ICE WaRM was proud to host leading researchers Dr Paul Hanson from the Centre of Limnology, University of Wisconsin-Madison and Dr Kane Aldridge from the University of Adelaide as speakers at a free seminar on “The State of the Lower Murray Lakes”. Dr Hanson visited Adelaide to collect data on the condition of the Coorong with the research cluster CLLAMM ecology which focuses on the Coorong, the Lower Lakes and the Murray Mouth.
Primary productivity forms the base of food webs to support life in ecosystems. In
aquatic ecosystems, primary productivity derives primarily from – algae in the water
column, plants in the benthos, and macrophytes that grow near shore. Little is known
about the magnitude of primary production in the Coorong and how this has changed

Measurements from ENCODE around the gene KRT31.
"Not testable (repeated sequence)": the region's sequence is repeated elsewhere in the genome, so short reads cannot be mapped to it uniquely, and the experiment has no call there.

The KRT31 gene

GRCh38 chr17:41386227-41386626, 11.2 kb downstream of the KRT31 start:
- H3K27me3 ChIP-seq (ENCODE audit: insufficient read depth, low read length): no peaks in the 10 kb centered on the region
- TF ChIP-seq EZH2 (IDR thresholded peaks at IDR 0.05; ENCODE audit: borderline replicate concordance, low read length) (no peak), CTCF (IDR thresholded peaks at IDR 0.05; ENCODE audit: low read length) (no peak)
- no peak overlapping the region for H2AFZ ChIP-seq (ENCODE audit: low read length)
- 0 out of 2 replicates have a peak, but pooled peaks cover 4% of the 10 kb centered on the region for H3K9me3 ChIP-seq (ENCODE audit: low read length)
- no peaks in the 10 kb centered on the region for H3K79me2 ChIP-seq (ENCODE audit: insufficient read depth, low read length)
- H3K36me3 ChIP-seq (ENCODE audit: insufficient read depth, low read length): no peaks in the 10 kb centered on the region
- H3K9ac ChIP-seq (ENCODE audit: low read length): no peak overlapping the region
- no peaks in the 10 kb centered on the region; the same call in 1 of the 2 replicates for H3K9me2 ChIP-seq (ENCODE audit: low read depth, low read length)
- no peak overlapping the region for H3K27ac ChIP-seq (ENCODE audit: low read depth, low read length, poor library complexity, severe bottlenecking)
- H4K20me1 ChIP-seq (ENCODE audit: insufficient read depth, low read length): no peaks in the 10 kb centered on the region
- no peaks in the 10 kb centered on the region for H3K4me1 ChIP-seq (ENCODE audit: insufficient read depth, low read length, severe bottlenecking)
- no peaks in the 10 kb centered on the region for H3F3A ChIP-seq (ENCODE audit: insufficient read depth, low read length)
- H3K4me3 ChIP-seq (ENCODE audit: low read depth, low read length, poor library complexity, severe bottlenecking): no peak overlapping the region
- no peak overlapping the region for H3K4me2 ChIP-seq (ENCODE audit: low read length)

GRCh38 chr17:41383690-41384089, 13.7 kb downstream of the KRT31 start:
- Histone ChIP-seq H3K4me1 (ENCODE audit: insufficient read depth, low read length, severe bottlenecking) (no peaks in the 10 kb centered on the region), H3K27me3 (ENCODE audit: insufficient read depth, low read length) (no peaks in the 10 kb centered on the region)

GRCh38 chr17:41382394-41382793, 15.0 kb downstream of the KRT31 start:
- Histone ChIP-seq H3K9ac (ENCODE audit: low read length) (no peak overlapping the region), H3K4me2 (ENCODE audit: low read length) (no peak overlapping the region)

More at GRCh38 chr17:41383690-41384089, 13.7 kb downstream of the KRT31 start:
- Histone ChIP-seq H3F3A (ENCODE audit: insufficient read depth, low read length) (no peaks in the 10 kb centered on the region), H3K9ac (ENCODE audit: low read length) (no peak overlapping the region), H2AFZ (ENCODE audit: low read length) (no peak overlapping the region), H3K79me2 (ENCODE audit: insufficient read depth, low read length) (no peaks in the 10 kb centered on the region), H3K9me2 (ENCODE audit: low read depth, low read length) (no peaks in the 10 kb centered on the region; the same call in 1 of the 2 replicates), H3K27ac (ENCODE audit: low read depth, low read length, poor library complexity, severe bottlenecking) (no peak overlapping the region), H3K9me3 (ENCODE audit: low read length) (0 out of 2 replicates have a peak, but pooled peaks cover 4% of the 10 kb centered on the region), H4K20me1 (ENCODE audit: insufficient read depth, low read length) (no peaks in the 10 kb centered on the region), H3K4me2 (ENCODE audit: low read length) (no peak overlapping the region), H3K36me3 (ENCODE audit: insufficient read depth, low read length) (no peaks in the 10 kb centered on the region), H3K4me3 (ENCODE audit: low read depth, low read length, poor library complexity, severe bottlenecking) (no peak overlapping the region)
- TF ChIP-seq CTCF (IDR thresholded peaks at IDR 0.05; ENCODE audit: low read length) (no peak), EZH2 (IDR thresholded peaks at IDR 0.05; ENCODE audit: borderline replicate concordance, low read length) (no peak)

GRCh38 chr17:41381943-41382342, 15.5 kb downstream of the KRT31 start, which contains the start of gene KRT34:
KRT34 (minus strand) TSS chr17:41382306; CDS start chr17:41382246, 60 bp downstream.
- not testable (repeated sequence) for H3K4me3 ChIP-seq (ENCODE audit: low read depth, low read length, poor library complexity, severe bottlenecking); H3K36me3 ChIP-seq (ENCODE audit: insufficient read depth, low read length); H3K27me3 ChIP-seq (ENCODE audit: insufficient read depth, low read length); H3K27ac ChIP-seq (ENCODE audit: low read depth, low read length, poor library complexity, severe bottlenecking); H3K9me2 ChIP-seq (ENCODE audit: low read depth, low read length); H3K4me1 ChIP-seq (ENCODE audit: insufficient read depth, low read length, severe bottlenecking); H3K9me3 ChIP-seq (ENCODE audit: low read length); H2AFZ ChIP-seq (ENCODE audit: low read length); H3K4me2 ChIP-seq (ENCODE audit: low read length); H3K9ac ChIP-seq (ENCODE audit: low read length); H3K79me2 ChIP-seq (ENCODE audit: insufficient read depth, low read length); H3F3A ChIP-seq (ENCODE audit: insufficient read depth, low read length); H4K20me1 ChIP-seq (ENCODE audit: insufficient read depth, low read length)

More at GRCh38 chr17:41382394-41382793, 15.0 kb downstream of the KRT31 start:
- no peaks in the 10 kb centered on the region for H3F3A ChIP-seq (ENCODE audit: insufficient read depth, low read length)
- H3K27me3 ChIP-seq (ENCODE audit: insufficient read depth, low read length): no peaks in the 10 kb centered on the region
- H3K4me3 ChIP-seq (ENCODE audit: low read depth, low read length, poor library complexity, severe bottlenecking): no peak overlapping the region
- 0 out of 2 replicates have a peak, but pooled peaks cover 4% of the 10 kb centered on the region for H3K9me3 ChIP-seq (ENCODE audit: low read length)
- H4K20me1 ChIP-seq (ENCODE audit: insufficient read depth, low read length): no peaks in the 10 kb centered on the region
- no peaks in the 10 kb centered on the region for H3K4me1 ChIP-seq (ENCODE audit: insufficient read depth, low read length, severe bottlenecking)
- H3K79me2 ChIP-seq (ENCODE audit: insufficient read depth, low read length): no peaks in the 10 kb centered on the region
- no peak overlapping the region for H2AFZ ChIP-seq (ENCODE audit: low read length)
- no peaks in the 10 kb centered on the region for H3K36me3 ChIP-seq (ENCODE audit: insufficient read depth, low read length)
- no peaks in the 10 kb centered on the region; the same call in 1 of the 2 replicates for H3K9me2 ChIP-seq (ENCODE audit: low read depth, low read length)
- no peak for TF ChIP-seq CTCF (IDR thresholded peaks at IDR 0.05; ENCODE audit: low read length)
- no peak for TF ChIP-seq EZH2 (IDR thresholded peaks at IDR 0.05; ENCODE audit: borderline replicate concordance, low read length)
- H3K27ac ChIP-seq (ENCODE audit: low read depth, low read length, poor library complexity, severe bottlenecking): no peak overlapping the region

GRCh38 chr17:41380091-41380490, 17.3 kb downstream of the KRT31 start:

in response to changes in salinity. In his presentation, Dr Hanson described a recent field study intended to quantify the primary productivity along the length of the Coorong
and to understand the implications for wildlife in the area.
Primary Productivity in the Coorong
Kane has been working on hydrodynamic-ecological models to predict resource
processing in Lake Alexandrina and Lake Albert. His presentation summarises initial
findings; analysis of historical water quality data, changes in water temperature, spatial
variation in sediment characteristics across the lakes, influence of sediment resuspension on nutrient release from the sediments, and salt intrusions into the lakes. As part of his ongoing research, ICE WaRM funded Kane’s to visit the Max Planck Institute in Germany last year to learn new techniques in investigating the impacts of drying and reflooding on nutrient dynamics and bacterial communities in Lake Alexandrina.
State of the Lower Murray Lakes